“They used to call it NAFTA,” President Donald Trump said Monday in explaining his preliminary, bi-lateral update of the 25-year-old three country trade deal between the U.S., Canada and Mexico. The North American Free Trade Agreement, he explained, had “a bad connotation” for the U.S. — perhaps because he had spent the last few years insisting to whomever would listen that it was the “worst trade deal maybe ever signed anywhere,” in contrast to the new agreement, which he bragged (patently falsely) was “maybe the biggest trade deal ever.”
We are by now accustomed to Trumpian hyperbole over everything from his personal wealth to the effectiveness of his nuclear negotiations with North Korea, so it probably is of little surprise that there is far less to this NAFTA renegotiation than he would have the public believe. Most of its provisions relate to the auto industry — an important manufacturing sector, to be sure, but a fraction of the trade covered by NAFTA. In 2017, the U.S. imported almost $90 billion in passenger vehicles from Mexico and Canada, compared to a combined $614 billion in total imports from those two countries (and $525 billion in exports to them).
And the specifics are likely to be marginally helpful to the U.S., at most. The tentative deal increases the share of “auto content” that must be made in the U.S. or Mexico in order to avoid tariffs from 62.5 percent to 75 percent. A mere three models of cars made in Mexico (the Nissan Versa Sedan, the Fiat 500 and the Audi SQ5) would become subject to tariffs as a result of the change. The deal also stipulates that 40 to 45 percent of the auto content must be made by workers earning at least $16 an hour, which might shift some parts production to the United States, though how much depends on the yet-to-be-released details.
Other parts of the agreement are similarly unimpactful. No doubt, intellectual property provisions needed updating for the digital age, and that could have been accomplished without threatening to blow up the entire framework of NAFTA. The environmental and labor standards the Trump administration announced are already covered by the Trans-Pacific Partnership, which both Mexico and Canada signed onto even as President Trump pulled the U.S. out.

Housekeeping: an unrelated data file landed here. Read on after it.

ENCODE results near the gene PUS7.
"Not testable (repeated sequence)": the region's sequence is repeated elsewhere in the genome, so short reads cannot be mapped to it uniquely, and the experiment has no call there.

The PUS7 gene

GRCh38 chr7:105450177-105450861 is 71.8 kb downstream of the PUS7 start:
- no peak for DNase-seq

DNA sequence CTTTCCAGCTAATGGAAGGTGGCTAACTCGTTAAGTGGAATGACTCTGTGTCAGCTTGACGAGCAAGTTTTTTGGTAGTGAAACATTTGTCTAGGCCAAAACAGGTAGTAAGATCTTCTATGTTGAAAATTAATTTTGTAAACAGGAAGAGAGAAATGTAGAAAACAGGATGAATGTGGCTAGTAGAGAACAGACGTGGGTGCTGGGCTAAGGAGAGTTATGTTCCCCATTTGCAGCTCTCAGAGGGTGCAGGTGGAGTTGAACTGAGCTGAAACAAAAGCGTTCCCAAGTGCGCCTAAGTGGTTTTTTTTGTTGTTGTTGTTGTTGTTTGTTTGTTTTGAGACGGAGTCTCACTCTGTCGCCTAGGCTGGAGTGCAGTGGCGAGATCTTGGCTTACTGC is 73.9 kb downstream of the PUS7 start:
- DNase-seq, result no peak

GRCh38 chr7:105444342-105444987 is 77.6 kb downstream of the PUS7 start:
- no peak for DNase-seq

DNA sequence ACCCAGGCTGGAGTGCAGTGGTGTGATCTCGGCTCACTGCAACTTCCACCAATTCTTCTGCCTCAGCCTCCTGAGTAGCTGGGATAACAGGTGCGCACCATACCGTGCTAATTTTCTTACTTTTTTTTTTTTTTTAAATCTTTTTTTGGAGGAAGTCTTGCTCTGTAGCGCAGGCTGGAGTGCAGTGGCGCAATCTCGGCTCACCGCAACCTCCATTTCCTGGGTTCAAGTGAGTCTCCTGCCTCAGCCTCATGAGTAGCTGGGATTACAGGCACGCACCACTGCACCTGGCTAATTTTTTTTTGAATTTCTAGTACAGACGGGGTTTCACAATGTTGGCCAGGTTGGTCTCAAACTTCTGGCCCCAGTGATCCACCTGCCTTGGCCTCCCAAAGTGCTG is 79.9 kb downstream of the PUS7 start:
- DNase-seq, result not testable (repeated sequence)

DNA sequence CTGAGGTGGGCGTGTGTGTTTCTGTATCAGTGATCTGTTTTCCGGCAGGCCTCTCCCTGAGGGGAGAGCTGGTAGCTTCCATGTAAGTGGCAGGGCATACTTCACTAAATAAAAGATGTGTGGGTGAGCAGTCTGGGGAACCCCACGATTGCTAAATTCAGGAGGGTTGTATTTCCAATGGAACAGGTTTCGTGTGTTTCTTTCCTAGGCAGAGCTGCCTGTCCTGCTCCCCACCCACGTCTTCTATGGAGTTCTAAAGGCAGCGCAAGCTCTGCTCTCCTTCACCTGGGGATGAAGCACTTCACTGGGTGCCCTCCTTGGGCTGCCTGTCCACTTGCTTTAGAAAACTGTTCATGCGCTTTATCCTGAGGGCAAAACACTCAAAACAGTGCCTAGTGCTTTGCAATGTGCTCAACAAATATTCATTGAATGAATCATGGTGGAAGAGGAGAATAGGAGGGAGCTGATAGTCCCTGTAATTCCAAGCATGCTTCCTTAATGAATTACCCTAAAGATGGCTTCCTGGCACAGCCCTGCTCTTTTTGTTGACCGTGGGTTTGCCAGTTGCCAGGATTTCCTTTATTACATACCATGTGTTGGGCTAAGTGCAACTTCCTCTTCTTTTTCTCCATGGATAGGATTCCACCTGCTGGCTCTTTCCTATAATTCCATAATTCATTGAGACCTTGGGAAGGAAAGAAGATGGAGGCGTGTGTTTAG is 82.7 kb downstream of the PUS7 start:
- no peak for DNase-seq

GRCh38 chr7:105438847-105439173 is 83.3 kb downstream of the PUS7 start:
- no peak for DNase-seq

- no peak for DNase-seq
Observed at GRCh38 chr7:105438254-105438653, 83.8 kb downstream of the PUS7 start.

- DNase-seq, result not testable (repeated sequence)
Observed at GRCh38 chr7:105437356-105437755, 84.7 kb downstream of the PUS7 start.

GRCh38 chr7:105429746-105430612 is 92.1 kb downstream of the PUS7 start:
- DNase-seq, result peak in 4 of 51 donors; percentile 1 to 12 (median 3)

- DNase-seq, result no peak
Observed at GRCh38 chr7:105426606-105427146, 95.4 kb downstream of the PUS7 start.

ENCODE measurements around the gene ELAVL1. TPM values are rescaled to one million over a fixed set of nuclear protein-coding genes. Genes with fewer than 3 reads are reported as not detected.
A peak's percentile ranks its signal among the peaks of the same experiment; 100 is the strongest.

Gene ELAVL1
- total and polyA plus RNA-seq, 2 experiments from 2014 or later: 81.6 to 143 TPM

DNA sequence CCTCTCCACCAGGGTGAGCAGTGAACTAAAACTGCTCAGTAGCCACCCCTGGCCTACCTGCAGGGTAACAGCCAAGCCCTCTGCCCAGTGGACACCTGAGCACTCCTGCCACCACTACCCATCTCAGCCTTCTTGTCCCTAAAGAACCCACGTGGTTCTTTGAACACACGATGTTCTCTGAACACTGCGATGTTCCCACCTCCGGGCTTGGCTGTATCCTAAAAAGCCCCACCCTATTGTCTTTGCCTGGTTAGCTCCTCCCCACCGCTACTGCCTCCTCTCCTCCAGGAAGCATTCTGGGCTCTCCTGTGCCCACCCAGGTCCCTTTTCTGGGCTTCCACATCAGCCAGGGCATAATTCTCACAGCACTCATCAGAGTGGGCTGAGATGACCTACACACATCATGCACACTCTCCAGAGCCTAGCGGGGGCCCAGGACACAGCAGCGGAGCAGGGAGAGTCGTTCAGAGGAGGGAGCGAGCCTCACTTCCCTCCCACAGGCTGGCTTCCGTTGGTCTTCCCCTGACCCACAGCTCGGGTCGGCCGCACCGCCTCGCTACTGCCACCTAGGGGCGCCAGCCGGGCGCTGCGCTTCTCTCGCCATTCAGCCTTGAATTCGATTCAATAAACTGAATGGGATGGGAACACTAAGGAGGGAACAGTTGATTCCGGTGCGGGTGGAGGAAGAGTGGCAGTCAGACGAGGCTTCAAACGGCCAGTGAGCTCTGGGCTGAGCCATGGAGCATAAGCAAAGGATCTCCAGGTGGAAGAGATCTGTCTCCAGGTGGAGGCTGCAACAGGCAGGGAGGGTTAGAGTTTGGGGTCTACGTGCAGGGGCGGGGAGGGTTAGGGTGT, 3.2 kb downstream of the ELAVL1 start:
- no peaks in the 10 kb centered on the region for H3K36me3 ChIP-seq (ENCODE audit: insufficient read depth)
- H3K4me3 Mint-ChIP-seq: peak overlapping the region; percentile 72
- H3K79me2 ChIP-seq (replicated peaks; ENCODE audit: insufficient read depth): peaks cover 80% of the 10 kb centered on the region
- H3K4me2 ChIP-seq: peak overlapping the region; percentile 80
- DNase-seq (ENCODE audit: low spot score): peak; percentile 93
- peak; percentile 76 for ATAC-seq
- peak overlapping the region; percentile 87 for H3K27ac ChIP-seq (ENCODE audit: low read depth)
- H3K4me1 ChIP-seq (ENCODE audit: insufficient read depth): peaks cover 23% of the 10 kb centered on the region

Canada isn’t a party to this agreement, but its trade representatives are in Washington this week to try to remedy that. The quick read from analysts and business leaders north of the border is that President Trump and Mexican President Enrique Pena Nieto haven’t agreed to anything that will be a major stumbling block for Canada. The Trump administration’s threats to go ahead without Canada (quite possibly a bluff, since Congress would have to sign off on that) may rankle the Ottawa government, and Canada’s top priority for NAFTA renegotiation, a better dispute resolution process, is absent in the deal. But faced with a choice of swallowing Mr. Trump’s bluster and accepting the status quo on disputes versus being left out of its most important trade deal, there’s little question about which Canada should choose.
Which means the odds are that we’ll end up with an arrangement in which goods flow freely between the U.S., Canada and Mexico — a North American free trade agreement, if you will. A few jobs may move around. Some sectors of the economy may be helped slightly. Americans may pay a tiny bit more for cars. But the fundamental economic arrangement between the three nations will stay the same as it has since President Bill Clinton's first term while President Trump will simultaneously be able to claim an enormous victory thanks to his skills as a master negotiator.
And that’s what this is all about — President Trump being able to say at campaign rallies that he killed NAFTA, not actually doing anything to help those who have been hurt by free trade.
And at what price, this “win” for Mr. Trump? The president has engaged in months of insults against Canadian Prime Minister Justin Trudeau, and in the context of his steel and aluminum tariffs (which are not resolved by this deal), he has claimed that imports from our staunchest ally and closest trading partner represent a national security threat. Now he's saying he could take or leave Canada's participation in this trade deal. Mr. Trump may get what he wants on NAFTA, but what about any of the myriad other issues on which we rely on Canada’s cooperation every day? If this is what Donald Trump means by winning, we may get tired of it, indeed.
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